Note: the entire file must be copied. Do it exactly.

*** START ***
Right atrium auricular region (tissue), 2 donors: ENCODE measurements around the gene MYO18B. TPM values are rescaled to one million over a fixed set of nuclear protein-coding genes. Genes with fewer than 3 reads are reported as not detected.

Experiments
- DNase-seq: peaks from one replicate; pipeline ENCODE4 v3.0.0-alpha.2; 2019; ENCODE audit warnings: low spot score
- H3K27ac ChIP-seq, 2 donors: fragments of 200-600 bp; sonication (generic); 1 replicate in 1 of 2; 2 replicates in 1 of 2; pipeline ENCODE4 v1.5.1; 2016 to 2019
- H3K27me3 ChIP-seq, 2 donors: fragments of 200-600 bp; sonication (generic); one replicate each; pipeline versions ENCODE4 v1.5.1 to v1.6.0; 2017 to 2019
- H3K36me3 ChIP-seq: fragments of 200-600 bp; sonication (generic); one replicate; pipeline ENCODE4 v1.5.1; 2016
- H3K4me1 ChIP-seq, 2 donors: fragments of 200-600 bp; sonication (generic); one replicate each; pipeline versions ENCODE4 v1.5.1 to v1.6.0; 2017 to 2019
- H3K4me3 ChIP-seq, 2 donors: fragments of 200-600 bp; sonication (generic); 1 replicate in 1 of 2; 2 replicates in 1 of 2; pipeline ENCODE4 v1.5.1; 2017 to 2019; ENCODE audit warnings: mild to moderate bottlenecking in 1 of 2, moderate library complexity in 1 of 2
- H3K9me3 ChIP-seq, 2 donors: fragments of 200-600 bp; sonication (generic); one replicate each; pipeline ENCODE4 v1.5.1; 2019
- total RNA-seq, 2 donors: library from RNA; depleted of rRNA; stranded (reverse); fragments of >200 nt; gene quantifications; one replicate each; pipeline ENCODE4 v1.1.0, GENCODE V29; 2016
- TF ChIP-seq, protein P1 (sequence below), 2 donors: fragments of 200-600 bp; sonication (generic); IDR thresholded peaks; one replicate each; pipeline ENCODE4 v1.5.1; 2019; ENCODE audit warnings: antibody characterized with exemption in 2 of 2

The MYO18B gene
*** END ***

Right atrium auricular region (tissue), 2 donors: ENCODE measurements around the gene MYO18B. TPM values are rescaled to one million over a fixed set of nuclear protein-coding genes. Genes with fewer than 3 reads are reported as not detected.

Experiments
- DNase-seq: peaks from one replicate; pipeline ENCODE4 v3.0.0-alpha.2; 2019; ENCODE audit warnings: low spot score
- H3K27ac ChIP-seq, 2 donors: fragments of 200-600 bp; sonication (generic); 1 replicate in 1 of 2; 2 replicates in 1 of 2; pipeline ENCODE4 v1.5.1; 2016 to 2019
- H3K27me3 ChIP-seq, 2 donors: fragments of 200-600 bp; sonication (generic); one replicate each; pipeline versions ENCODE4 v1.5.1 to v1.6.0; 2017 to 2019
- H3K36me3 ChIP-seq: fragments of 200-600 bp; sonication (generic); one replicate; pipeline ENCODE4 v1.5.1; 2016
- H3K4me1 ChIP-seq, 2 donors: fragments of 200-600 bp; sonication (generic); one replicate each; pipeline versions ENCODE4 v1.5.1 to v1.6.0; 2017 to 2019
- H3K4me3 ChIP-seq, 2 donors: fragments of 200-600 bp; sonication (generic); 1 replicate in 1 of 2; 2 replicates in 1 of 2; pipeline ENCODE4 v1.5.1; 2017 to 2019; ENCODE audit warnings: mild to moderate bottlenecking in 1 of 2, moderate library complexity in 1 of 2
- H3K9me3 ChIP-seq, 2 donors: fragments of 200-600 bp; sonication (generic); one replicate each; pipeline ENCODE4 v1.5.1; 2019
- total RNA-seq, 2 donors: library from RNA; depleted of rRNA; stranded (reverse); fragments of >200 nt; gene quantifications; one replicate each; pipeline ENCODE4 v1.1.0, GENCODE V29; 2016
- TF ChIP-seq, protein P1 (sequence below), 2 donors: fragments of 200-600 bp; sonication (generic); IDR thresholded peaks; one replicate each; pipeline ENCODE4 v1.5.1; 2019; ENCODE audit warnings: antibody characterized with exemption in 2 of 2

The MYO18B gene